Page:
Matt Saunders

Matt Saunders Autocar
Title: Road test editor

As Autocar’s chief car tester and reviewer, it’s Matt’s job to ensure the quality, objectivity, relevance and rigour of the entirety of Autocar’s reviews output, as well contributing a great many detailed road tests, group tests and drive reviews himself.

Matt has been an Autocar staffer since the autumn of 2003, and has been lucky enough to work alongside some of the magazine’s best-known writers and contributors over that time. He served as staff writer, features editor, assistant editor and digital editor, before joining the road test desk in 2011.

Since then he’s driven, measured, lap-timed, figured, and reported on cars as varied as the Bugatti Veyron, Rolls-Royce PhantomTesla RoadsterAriel Hipercar, Tata Nano, McLaren SennaRenault Twizy and Toyota Mirai. Among his wider personal highlights of the job have been covering Sebastien Loeb’s record-breaking run at Pikes Peak in 2013; doing 190mph on derestricted German autobahn in a Brabus Rocket; and driving McLaren’s legendary ‘XP5’ F1 prototype. His own car is a trusty Mazda CX-5.

Join the debate

Add a comment…
benanderson89 10 November 2015

@winniethewoo The CO

@winniethewoo The CO emissions are in Milligrams for the Mustang. The Mustang in the USA achieves 1.6g/mi, which is around 1g/km of CO. Euro6 requires tighter control, hence the drop again to 0.711g/km. Emissions such as NOx from the Mustang are also 3x LESS than a European 2.0L Diesel engine. The Mustang is very clean despite its massive power output. Whatever Diesel or Hybrid car you drive will be far more harmful to the environment compared to my V8 and we'd solve a lot of pollution problems getting rid of Diesels. As for the comparison to the Lexus - that car costs triple the Mustang new, so of course its emissions controls are going to be tighter. So, maybe stop trying to pretend you're smart, because its not working. Here's the California certification for the Mustang if you want it:[A-010-1852-1].pdf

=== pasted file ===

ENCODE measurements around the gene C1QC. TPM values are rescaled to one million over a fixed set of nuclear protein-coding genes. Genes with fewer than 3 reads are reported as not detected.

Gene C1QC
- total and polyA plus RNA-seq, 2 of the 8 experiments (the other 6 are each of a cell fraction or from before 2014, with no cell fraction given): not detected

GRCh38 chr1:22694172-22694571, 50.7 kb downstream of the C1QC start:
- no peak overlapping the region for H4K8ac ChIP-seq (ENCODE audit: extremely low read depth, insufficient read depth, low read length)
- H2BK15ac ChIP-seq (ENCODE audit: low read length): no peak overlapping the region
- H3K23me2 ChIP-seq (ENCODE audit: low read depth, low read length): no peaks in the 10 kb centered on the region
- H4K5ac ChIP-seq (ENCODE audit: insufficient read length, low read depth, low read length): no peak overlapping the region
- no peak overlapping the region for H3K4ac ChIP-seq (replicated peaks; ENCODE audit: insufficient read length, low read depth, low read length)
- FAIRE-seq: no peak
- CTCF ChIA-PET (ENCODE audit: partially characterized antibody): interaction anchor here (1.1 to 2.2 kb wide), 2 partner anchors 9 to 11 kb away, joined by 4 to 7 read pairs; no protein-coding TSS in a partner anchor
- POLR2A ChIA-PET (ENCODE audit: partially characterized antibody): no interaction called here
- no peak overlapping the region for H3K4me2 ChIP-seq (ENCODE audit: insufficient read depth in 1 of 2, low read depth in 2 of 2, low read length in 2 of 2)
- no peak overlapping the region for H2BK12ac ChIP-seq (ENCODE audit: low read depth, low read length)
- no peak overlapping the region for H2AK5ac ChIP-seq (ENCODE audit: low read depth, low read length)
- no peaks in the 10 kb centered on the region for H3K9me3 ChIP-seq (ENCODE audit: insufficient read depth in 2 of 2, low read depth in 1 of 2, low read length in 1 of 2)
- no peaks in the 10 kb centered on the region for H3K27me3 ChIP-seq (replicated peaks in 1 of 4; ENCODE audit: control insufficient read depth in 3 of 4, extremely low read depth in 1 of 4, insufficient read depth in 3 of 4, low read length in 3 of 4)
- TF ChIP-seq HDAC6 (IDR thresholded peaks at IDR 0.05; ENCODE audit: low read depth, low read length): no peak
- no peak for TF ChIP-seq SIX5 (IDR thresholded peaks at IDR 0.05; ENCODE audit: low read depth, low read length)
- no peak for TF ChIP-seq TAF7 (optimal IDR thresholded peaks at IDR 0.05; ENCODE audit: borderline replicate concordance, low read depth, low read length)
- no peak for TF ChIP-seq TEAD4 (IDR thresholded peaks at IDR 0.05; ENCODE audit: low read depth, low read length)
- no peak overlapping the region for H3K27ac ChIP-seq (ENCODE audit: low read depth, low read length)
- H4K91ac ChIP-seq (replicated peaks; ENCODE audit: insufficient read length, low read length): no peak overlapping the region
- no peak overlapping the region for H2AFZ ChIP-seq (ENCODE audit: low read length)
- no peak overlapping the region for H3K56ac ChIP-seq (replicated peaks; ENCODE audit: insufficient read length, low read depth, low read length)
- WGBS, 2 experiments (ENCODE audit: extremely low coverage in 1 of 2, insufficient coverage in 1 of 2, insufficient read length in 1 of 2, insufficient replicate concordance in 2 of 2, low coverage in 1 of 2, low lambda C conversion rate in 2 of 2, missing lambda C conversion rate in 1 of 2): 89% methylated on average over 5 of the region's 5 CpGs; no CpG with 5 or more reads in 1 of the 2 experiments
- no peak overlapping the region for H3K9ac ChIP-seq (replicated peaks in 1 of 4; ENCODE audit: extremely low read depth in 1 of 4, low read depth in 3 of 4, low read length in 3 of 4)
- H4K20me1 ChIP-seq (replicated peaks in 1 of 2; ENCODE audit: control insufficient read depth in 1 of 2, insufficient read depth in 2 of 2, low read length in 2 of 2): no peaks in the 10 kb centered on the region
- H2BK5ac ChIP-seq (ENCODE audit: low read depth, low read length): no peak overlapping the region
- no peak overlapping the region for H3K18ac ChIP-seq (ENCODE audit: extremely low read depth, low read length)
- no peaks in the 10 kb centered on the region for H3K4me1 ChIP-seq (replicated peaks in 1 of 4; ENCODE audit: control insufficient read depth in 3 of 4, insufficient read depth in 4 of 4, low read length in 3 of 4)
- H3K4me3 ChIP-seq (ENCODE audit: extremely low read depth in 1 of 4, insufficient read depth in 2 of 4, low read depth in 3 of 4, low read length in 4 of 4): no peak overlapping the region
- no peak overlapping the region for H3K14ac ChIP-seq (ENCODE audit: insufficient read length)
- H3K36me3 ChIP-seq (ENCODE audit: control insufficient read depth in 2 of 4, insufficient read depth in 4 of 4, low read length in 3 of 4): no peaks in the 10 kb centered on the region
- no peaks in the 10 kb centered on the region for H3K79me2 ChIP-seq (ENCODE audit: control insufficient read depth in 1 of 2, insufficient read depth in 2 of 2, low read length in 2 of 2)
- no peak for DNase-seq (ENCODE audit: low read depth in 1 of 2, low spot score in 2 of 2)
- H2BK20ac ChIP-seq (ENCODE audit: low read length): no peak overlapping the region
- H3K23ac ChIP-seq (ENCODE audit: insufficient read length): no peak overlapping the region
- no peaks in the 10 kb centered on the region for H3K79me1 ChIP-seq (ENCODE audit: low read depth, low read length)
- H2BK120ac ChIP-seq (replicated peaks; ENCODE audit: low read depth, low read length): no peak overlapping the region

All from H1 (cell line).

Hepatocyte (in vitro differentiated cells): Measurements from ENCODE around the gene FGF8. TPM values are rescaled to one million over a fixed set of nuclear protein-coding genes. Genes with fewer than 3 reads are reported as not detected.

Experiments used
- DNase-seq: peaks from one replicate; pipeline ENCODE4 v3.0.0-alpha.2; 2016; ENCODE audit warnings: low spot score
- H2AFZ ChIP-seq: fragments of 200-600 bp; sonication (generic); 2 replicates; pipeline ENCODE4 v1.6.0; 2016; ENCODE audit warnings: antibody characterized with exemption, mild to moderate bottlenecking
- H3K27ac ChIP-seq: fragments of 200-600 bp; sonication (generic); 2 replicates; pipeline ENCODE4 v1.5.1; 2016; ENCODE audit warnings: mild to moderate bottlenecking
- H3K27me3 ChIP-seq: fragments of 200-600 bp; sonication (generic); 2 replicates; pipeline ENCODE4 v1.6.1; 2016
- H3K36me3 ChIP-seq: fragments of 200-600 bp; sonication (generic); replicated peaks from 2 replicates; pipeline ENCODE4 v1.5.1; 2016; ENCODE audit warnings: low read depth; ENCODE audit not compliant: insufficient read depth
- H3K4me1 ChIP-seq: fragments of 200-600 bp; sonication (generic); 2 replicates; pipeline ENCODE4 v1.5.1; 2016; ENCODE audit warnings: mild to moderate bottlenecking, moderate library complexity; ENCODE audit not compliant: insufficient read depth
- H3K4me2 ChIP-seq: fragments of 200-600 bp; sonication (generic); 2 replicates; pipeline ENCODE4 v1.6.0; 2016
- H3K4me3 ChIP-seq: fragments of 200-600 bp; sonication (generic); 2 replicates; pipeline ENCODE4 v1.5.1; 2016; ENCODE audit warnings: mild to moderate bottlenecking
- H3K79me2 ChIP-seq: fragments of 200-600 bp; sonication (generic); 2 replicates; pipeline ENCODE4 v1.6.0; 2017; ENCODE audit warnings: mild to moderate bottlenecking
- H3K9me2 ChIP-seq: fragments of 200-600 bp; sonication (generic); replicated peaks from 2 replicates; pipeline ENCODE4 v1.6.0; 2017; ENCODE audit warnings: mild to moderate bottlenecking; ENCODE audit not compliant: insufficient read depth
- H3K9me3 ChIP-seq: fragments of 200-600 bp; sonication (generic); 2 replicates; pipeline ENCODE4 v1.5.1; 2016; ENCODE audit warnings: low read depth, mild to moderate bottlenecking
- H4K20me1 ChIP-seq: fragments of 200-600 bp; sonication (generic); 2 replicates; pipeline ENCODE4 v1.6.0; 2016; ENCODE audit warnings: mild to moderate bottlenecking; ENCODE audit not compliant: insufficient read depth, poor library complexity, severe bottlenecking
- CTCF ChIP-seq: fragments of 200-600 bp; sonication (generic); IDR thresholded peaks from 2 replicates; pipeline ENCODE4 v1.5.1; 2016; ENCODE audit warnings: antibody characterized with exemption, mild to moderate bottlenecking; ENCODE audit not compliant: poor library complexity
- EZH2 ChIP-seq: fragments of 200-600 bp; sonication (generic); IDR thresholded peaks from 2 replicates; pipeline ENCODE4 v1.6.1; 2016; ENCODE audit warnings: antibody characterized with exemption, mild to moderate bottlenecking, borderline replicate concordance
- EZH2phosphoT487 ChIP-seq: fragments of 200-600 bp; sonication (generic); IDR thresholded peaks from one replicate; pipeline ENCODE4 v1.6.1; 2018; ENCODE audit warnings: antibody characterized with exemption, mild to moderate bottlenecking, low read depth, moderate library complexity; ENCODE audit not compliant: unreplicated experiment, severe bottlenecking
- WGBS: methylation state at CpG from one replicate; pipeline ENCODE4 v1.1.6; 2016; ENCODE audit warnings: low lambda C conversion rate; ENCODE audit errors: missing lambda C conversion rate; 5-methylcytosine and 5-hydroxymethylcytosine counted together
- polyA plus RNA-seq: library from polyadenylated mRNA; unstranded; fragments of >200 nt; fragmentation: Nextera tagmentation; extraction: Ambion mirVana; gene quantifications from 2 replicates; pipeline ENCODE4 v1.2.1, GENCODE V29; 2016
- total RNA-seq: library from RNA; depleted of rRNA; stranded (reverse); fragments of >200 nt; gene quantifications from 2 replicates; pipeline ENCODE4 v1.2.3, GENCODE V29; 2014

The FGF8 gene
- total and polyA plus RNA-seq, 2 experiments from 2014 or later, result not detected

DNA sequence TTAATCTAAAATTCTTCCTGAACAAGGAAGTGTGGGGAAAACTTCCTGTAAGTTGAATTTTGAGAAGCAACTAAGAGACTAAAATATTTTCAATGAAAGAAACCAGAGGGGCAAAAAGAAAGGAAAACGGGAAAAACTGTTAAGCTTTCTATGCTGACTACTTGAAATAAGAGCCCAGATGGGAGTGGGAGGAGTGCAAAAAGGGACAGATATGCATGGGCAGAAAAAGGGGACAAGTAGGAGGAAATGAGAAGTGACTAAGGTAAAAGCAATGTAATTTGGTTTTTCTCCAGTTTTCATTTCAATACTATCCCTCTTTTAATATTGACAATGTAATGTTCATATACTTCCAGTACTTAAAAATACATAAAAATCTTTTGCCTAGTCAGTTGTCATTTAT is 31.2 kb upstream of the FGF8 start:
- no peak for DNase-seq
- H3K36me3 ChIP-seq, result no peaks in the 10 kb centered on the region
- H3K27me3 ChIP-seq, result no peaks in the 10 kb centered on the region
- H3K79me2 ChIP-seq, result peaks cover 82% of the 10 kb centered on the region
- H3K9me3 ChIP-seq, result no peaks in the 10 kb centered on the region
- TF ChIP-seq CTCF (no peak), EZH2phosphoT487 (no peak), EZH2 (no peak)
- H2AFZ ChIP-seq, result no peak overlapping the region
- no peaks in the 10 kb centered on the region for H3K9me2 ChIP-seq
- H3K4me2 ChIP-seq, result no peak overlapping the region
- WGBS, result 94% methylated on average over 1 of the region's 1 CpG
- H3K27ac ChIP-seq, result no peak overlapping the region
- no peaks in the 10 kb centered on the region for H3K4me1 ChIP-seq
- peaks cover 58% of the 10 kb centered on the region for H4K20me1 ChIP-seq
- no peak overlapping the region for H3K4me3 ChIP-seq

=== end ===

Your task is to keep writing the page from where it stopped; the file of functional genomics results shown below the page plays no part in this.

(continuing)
winniethewoo 7 November 2015

Sundym you are so wrong...

That is if you mean the new 526BHP 5.2L V8 flatplane in the 2016 Ford Shelby GT350R. That car happens to have 1.18lb/mile CO2 emissions. In Eurospeak, that is 335g/km. Maybe Ford are releasing two different V8's for the Mustang. It won't be a version of this flatplane... in the US write up it is stated that emissions are a weakness of this engine due to its configuration. ie. They did it on the cheap.
Sundym 7 November 2015

All irrelevant

As far as I'm aware and have read elsewhere the current V8 is being replaced within a year with a new design that produces 100bhp more , it's strange that no one else has picked up on the fact . I'm going to make an educated guess and say it will be cleaner and more powerful.